Three months ago, both Google employees as well as the general public learned of the company’s plans to provide artificial intelligence to a military pilot program named Project Maven.
The program was supposedly going to be used to quicken analysis of drone footage by classifying objects and people.
Since then, Google employees have risen ethical concerns about Maven, citing the use of AI in drone warfare alongside Google’s political decisions.
With those worries out in the open, a dozen Google employees chose to resign. They wrote their personal accounts concerning their decision to leave the company and those accounts have since then been collected and shared in an internal document.
The employees cite the lack of transparency of the executives as one of the reasons they decided to leave, as well as their belief that Google should not be involved in military work.
They believe that algorithms should not be responsible for work that can potentially prove to be lethal and such work should be left in the hands of human operators.
It’s well known that Google has always encouraged a work ethic where employees are at liberty to challenge the executive decisions, but recently, the employees say that there is less and less interest in the workers’ objections or their worries.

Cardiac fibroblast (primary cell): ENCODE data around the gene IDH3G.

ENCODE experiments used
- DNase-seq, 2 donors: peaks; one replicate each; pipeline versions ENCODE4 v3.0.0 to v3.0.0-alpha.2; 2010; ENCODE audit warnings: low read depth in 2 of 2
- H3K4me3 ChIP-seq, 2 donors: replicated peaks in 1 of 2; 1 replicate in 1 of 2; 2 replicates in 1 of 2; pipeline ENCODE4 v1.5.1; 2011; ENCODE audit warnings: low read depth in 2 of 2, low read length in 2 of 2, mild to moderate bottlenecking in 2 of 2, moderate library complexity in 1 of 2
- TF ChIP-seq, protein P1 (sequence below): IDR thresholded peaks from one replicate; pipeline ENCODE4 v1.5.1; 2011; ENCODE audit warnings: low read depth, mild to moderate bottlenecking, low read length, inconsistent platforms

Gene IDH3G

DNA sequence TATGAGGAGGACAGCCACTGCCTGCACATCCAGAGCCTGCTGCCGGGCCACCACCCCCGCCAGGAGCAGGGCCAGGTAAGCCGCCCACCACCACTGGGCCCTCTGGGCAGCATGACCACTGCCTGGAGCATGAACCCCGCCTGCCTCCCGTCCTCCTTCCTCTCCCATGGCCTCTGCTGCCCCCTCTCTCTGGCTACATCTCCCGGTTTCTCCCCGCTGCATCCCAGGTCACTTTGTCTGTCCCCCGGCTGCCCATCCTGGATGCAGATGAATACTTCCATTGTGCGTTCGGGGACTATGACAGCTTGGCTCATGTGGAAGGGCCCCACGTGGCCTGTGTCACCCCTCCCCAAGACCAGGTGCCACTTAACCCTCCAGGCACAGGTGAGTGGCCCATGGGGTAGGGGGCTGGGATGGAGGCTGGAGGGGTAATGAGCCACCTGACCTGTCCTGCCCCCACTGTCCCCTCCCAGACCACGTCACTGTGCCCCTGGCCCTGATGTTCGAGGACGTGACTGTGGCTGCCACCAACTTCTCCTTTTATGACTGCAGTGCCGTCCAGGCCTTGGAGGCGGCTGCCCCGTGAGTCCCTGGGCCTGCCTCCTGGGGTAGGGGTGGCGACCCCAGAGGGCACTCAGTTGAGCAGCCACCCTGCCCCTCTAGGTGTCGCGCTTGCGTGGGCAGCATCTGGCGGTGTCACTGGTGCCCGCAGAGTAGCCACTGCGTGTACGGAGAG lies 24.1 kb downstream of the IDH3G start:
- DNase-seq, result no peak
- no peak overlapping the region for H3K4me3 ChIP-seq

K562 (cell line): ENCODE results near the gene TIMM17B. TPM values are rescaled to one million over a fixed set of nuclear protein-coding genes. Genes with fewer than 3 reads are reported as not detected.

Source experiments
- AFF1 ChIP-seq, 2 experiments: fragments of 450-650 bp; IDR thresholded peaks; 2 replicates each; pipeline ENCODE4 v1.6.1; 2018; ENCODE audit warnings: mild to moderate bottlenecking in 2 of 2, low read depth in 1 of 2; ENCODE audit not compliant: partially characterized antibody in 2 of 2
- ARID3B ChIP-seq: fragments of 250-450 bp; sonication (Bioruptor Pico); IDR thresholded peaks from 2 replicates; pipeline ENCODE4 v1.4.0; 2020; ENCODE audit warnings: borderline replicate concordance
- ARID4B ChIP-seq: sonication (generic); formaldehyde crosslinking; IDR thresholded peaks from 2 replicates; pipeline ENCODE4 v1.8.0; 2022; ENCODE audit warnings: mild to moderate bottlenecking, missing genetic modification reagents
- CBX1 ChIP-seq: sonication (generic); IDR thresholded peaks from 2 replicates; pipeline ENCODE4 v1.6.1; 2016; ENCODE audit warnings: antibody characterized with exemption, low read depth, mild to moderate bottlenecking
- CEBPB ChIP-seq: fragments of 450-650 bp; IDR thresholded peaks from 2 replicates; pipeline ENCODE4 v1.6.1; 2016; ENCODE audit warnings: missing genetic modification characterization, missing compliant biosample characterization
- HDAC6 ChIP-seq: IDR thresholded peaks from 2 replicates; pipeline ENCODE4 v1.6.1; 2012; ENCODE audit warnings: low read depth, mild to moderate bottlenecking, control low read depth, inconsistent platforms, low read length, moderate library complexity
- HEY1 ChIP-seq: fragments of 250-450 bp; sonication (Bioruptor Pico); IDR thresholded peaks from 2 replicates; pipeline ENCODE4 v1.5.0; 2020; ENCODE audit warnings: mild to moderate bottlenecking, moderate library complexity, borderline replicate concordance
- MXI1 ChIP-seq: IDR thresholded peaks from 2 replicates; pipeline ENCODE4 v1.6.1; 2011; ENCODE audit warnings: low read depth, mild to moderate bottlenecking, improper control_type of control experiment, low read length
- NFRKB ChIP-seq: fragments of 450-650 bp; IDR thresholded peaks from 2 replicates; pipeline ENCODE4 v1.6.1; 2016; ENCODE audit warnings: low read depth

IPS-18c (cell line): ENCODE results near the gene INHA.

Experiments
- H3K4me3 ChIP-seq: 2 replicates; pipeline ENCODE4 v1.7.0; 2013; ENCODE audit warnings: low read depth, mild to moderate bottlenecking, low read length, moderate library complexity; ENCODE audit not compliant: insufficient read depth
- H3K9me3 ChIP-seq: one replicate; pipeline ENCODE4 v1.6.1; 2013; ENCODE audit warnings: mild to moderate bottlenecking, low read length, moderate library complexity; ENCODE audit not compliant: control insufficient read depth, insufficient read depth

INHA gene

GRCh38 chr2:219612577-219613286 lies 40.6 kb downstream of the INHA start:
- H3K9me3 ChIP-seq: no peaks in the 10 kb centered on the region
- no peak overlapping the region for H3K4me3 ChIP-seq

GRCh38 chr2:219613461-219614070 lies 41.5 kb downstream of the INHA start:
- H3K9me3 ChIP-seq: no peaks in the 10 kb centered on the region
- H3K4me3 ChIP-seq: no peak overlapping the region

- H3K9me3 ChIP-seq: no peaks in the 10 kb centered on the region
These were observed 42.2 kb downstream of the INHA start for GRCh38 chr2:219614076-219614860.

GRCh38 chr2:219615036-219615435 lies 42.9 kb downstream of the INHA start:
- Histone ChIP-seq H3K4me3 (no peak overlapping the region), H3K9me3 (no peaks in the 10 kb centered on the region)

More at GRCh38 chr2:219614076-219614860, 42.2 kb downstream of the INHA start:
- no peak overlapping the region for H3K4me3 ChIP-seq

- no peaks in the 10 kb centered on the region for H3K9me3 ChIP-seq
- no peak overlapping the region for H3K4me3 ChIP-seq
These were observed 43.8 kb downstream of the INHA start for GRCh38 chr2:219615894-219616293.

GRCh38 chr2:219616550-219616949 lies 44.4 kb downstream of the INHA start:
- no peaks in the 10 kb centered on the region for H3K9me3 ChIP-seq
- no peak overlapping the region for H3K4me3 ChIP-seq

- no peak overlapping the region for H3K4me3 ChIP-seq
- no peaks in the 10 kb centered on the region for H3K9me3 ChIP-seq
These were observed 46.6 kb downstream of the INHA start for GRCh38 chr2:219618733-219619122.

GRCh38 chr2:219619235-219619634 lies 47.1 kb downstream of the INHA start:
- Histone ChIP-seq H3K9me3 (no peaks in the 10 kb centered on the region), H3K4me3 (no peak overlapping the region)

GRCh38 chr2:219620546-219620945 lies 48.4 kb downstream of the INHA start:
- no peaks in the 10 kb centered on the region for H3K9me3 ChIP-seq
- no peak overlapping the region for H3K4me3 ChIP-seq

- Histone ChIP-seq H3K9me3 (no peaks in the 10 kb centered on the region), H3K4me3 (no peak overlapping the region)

This is the first time in Google’s history that the company is faced with mass resignation in the form of a protest, following an executive decision.
In addition, nearly 4,000 other Google employees voiced their opinions concerning Project Maven in an internal petition which demands that Google cancels the contract. In the eyes of the employees, Google’s partnership with the Maven Project goes against the company’s principles.
In April, the Tech Workers Coalition launched another petition that asked Google to abandon its work on Maven. Moreover, the petition demanded that a handful of other tech companies, such as IBM and Amazon, refuse to work with the U.S Defense Department.
“It’s not like Google is this little machine-learning startup that’s trying to find clients in different industries,” a vacating employee said for Gizmodo. “It just seems like it makes sense for Google and Google’s reputation to stay out of that.”
Over 90 academics in artificial intelligence, ethics and computer science have released an open letter that insists that Google ends its work on Project Maven.
Google has insisted that the AI is not being used to kill and has made efforts to defend Maven before its employees by hosting several open sessions for debate and discussion.
In spite of their efforts, both the employees who chose to resign, as well as the academics who study the field of machine learning, are still worried about the use of AI for military purposes.
Nevertheless, Google is not yet swayed by the pressure from its employees. On the contrary, rumor has it that it is one of the main competitors for another Pentagon computing contract, the JEDI, which is currently up for grabs.